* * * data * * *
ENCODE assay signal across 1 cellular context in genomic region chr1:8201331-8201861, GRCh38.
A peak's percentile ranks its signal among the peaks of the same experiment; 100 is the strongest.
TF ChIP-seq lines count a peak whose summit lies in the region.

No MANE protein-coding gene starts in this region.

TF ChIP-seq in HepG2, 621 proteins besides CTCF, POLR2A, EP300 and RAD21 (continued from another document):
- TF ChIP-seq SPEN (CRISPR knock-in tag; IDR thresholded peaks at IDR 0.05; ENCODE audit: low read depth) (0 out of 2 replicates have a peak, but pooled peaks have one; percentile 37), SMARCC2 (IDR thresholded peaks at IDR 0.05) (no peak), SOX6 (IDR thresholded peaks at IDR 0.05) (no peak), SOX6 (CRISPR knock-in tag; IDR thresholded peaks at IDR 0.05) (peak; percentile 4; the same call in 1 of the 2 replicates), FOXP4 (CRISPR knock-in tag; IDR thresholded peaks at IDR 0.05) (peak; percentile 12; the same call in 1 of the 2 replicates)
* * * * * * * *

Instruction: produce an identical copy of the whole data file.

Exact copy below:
ENCODE assay signal across 1 cellular context in genomic region chr1:8201331-8201861, GRCh38.
A peak's percentile ranks its signal among the peaks of the same experiment; 100 is the strongest.
TF ChIP-seq lines count a peak whose summit lies in the region.

No MANE protein-coding gene starts in this region.

TF ChIP-seq in HepG2, 621 proteins besides CTCF, POLR2A, EP300 and RAD21 (continued from another document):
- TF ChIP-seq SPEN (CRISPR knock-in tag; IDR thresholded peaks at IDR 0.05; ENCODE audit: low read depth) (0 out of 2 replicates have a peak, but pooled peaks have one; percentile 37), SMARCC2 (IDR thresholded peaks at IDR 0.05) (no peak), SOX6 (IDR thresholded peaks at IDR 0.05) (no peak), SOX6 (CRISPR knock-in tag; IDR thresholded peaks at IDR 0.05) (peak; percentile 4; the same call in 1 of the 2 replicates), FOXP4 (CRISPR knock-in tag; IDR thresholded peaks at IDR 0.05) (peak; percentile 12; the same call in 1 of the 2 replicates)